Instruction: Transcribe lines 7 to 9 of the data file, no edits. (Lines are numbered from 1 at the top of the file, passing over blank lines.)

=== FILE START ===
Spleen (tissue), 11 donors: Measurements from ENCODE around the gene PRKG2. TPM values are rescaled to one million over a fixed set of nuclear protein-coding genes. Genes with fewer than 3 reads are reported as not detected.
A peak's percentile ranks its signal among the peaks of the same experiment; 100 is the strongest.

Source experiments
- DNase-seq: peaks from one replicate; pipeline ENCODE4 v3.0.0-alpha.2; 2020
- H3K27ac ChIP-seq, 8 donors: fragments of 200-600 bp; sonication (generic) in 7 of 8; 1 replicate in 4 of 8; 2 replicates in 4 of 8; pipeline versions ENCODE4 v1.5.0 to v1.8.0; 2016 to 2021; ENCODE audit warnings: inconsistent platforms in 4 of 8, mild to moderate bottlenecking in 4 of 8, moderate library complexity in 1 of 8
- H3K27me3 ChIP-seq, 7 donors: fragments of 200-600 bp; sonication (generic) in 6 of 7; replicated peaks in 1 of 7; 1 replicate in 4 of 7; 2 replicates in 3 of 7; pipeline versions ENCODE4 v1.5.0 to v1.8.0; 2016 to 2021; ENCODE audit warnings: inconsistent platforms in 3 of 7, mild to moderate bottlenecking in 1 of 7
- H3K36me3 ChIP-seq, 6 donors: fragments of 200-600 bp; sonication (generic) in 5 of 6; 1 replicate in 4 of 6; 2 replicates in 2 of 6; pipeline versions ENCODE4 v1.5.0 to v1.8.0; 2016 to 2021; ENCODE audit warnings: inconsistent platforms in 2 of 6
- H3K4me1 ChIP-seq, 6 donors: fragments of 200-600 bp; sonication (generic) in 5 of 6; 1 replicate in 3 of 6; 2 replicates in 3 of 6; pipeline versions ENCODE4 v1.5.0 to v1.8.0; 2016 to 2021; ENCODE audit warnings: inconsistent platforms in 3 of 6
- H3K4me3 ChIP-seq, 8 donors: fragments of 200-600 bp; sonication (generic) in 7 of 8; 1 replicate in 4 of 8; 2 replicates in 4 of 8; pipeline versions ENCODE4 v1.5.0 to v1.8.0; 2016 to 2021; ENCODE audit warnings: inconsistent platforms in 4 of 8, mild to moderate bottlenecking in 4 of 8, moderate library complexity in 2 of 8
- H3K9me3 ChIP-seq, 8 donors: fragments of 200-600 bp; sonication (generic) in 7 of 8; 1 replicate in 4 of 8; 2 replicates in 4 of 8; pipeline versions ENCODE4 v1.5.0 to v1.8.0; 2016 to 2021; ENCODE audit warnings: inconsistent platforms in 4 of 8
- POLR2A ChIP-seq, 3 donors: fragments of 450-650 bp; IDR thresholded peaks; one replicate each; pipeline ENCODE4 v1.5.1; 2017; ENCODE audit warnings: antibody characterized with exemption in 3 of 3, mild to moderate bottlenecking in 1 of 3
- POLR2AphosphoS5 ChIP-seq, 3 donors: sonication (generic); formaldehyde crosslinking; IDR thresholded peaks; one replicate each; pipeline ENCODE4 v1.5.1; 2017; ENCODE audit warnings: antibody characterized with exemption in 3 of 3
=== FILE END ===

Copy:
- H3K36me3 ChIP-seq, 6 donors: fragments of 200-600 bp; sonication (generic) in 5 of 6; 1 replicate in 4 of 6; 2 replicates in 2 of 6; pipeline versions ENCODE4 v1.5.0 to v1.8.0; 2016 to 2021; ENCODE audit warnings: inconsistent platforms in 2 of 6
- H3K4me1 ChIP-seq, 6 donors: fragments of 200-600 bp; sonication (generic) in 5 of 6; 1 replicate in 3 of 6; 2 replicates in 3 of 6; pipeline versions ENCODE4 v1.5.0 to v1.8.0; 2016 to 2021; ENCODE audit warnings: inconsistent platforms in 3 of 6
- H3K4me3 ChIP-seq, 8 donors: fragments of 200-600 bp; sonication (generic) in 7 of 8; 1 replicate in 4 of 8; 2 replicates in 4 of 8; pipeline versions ENCODE4 v1.5.0 to v1.8.0; 2016 to 2021; ENCODE audit warnings: inconsistent platforms in 4 of 8, mild to moderate bottlenecking in 4 of 8, moderate library complexity in 2 of 8